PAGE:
Mahler remains a cornerstone of [the Concertgebouw’s] repertoire, and is in safe if not always conventional hands with current principal conductor Mariss Jansons. To that end, it was difficult to understand what he was striving for in the opening to this First Symphony. The ethereal seven-octave A in the strings and introduction of the falling fourth in the winds (the symphony’s thematic kernel) can be taken as the mysterious stirrings of nature or as something of greater tension, if one notes the exact placement of Mahler’s marking ‘Wie ein Naturlaut’ (‘As if voiced by nature’) as applying to the fourths alone and follows Theodor Adorno’s observation of the pedal note as an industrialized sound (the unpleasant whistling of a steam engine, he called it); but Jansons’ reading, lacking in character and yet far off from a potentially curious inertness, avoided these approaches and left a vacuum in their place. The rest of the movement unfolded flowingly, give or take the winds occasionally racing ahead of the strings, but remained unusually dull for this conductor, with interest limited to aspects of the playing – the distinctive timbre of the horns’ soft playing, produced with throat vibrato, easing into their fuller golden sound, or the celli playing much of the movement on the D string with a muted take on the famous Mengelberg portamento.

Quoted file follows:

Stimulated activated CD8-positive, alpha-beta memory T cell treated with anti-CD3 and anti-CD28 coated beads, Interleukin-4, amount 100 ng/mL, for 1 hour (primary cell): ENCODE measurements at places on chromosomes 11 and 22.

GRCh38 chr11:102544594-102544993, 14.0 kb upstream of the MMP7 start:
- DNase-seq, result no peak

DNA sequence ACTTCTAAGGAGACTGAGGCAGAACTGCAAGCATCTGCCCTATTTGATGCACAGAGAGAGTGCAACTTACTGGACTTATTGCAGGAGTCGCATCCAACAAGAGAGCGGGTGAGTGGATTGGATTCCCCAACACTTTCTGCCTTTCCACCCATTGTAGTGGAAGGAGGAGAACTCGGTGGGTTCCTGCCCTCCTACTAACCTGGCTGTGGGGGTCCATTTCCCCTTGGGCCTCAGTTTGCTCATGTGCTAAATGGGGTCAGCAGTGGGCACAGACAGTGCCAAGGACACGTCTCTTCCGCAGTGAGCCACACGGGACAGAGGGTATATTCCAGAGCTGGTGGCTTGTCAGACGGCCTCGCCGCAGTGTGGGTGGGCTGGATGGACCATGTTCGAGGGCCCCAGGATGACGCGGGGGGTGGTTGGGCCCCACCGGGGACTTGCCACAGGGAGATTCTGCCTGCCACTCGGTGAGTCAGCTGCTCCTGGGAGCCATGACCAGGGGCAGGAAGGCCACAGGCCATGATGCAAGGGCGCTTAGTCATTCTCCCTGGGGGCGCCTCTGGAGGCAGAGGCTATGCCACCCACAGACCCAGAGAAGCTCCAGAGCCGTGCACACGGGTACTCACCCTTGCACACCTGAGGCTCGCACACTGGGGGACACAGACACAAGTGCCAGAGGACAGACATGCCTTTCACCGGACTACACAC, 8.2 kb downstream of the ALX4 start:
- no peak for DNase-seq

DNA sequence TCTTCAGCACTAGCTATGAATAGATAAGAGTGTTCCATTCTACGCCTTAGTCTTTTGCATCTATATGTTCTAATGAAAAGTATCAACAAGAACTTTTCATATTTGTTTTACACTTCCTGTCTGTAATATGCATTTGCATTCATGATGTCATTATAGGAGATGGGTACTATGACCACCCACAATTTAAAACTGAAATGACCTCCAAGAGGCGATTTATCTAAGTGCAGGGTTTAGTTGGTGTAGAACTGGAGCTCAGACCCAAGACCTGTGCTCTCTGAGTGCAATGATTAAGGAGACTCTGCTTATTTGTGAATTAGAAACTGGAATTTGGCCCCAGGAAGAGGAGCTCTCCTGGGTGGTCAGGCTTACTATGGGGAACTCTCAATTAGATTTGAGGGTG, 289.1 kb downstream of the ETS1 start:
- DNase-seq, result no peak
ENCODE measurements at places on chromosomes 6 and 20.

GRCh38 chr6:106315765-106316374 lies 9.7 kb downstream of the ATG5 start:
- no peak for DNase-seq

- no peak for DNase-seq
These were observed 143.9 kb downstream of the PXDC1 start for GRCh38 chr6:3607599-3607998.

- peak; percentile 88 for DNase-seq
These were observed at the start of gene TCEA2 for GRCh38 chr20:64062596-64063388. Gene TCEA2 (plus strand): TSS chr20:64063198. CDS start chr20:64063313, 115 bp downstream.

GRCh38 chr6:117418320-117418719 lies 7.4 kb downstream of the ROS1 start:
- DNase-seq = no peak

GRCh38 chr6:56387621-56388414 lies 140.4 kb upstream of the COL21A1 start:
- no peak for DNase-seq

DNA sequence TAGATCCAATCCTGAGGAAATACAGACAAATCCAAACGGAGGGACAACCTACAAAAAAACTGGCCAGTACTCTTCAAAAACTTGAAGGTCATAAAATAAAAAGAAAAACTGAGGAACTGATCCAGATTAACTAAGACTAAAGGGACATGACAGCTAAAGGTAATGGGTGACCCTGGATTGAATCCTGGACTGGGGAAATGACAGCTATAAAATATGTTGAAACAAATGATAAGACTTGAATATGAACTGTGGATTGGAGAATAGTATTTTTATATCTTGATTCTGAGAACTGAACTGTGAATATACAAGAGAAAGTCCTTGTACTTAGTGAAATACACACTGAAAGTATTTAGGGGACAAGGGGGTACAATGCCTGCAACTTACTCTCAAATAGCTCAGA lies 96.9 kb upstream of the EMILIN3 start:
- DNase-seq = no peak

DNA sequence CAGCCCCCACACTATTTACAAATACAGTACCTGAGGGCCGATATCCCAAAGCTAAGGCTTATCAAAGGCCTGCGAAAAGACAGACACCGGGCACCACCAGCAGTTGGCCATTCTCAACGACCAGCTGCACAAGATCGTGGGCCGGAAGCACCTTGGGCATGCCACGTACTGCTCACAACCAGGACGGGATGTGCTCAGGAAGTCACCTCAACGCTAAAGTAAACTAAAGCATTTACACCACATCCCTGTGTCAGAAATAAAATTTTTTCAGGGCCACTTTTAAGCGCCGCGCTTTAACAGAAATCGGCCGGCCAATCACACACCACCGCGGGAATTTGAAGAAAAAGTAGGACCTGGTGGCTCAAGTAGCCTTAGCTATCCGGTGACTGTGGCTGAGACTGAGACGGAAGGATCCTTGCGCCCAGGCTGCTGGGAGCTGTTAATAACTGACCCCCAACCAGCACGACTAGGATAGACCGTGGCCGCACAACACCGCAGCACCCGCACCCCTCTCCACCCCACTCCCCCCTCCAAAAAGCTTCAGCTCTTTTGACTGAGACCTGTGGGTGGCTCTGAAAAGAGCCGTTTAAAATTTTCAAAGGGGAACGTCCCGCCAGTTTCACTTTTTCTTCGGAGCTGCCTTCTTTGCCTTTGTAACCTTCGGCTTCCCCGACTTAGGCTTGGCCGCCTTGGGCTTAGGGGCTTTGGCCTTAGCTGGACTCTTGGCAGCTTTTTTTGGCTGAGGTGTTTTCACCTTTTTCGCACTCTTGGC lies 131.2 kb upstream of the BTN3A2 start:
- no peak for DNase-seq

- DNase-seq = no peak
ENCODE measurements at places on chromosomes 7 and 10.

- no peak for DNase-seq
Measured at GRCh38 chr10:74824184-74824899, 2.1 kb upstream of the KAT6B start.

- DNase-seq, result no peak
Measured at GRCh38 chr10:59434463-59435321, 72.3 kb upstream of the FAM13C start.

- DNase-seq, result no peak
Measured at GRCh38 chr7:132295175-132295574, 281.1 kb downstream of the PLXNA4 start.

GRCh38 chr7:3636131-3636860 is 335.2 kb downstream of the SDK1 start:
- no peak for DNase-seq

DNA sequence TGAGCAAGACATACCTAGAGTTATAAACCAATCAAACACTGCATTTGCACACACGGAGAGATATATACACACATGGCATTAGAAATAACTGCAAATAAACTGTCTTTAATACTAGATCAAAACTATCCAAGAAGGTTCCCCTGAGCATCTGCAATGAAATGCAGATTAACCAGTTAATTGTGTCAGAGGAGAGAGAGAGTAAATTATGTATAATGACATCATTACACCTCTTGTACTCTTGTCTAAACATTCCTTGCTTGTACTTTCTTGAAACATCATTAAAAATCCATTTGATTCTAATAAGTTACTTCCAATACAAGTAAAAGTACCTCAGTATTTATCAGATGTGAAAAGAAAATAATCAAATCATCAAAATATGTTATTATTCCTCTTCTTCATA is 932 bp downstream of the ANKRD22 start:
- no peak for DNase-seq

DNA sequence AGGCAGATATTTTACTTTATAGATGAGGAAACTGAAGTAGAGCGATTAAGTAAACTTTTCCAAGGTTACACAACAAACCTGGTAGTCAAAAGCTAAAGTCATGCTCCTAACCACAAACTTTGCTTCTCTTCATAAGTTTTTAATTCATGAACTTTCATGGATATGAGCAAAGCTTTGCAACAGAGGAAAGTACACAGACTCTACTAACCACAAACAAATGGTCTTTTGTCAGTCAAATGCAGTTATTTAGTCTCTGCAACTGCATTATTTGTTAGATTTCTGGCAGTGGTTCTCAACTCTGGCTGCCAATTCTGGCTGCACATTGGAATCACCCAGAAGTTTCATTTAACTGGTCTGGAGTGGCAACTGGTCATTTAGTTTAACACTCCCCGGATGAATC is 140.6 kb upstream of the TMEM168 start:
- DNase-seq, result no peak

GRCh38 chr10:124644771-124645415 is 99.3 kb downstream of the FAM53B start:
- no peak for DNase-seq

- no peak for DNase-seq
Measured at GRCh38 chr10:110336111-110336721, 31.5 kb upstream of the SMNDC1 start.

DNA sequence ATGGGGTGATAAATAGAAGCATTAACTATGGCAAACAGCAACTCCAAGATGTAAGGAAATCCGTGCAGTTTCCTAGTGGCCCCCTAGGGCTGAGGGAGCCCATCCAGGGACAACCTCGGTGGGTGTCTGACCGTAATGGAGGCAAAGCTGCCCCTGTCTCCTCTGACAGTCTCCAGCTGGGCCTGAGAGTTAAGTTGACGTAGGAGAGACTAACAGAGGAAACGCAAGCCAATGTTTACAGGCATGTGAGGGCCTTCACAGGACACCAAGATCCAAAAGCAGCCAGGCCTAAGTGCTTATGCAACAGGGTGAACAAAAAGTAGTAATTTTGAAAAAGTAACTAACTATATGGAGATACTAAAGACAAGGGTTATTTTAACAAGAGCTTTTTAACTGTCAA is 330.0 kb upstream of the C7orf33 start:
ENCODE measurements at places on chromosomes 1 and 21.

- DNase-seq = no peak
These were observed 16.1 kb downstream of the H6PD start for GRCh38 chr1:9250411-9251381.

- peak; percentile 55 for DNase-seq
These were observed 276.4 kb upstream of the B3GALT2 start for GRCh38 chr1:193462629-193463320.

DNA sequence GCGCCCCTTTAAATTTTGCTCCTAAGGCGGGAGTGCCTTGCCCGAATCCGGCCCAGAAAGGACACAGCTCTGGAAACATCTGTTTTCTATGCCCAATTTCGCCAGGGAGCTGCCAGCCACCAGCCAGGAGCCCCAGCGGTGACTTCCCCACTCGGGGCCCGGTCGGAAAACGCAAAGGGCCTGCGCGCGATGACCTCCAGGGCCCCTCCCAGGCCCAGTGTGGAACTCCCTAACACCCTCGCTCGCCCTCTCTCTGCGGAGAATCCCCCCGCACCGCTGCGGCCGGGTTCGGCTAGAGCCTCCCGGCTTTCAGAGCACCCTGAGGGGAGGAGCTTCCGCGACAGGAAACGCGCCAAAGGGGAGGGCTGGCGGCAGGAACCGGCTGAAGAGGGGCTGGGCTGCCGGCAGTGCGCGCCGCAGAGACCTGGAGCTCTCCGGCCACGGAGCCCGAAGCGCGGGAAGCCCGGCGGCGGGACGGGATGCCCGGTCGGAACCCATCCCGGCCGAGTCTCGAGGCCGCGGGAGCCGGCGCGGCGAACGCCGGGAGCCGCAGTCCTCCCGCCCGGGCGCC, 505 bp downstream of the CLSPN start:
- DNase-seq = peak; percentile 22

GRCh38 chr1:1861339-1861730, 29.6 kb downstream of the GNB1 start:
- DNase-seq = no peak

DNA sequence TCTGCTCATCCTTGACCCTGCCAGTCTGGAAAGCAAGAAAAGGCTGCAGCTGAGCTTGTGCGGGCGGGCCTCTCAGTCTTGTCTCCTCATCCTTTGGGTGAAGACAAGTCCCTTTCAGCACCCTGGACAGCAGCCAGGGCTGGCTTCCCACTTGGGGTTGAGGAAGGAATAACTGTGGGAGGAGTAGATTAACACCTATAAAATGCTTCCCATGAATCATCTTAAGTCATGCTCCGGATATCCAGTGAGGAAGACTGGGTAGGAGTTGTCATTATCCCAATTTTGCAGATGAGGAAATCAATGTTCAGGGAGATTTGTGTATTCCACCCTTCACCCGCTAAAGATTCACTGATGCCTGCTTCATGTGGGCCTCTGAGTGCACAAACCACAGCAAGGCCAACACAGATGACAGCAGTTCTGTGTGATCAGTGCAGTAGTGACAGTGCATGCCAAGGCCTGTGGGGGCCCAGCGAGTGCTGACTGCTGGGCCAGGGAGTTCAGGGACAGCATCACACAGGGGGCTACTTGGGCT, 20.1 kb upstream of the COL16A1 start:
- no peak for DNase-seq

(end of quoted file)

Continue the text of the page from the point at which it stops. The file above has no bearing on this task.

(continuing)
For more see here. I suppose this Mahler 1 counts as an improvement on my last Mahler encounter with Jansons, which Zerbinetta reported last year. That Fourth was a reminder of how hit-and-miss Jansons can be sometimes: I am still bewildered as to why the Scherzo’s bassoon and horn contrapuntal lines of secondary importance should be three times louder than the main voice, and with a vulgarity that would make Lenny blush. Though not as objectionable this performance remained unsatisfying in many smaller ways.
The star of this concert was Leonidas Kavakos, a violinist I heard here for the first time and whose future Vienna dates went immediately into my diary (he repeats this Bartók concerto with Jansons in January at the Musikverein and gets a Großer Saal spot for the complete Beethoven sonatas with Emanuel Ax in October, February and April). His playing had everything one could ask for in a big concerto: magnetism, depth of thought, and an astonishing range of tone colour – richness and warmth for Bartók’s broad themes, sweetness for the lyrical passages, and even when playing in the squeakier parts of the violin’s high end never an unattractive sound. The shirt, by the way, was two tones of black but polka dots are polka dots whichever way you look at them.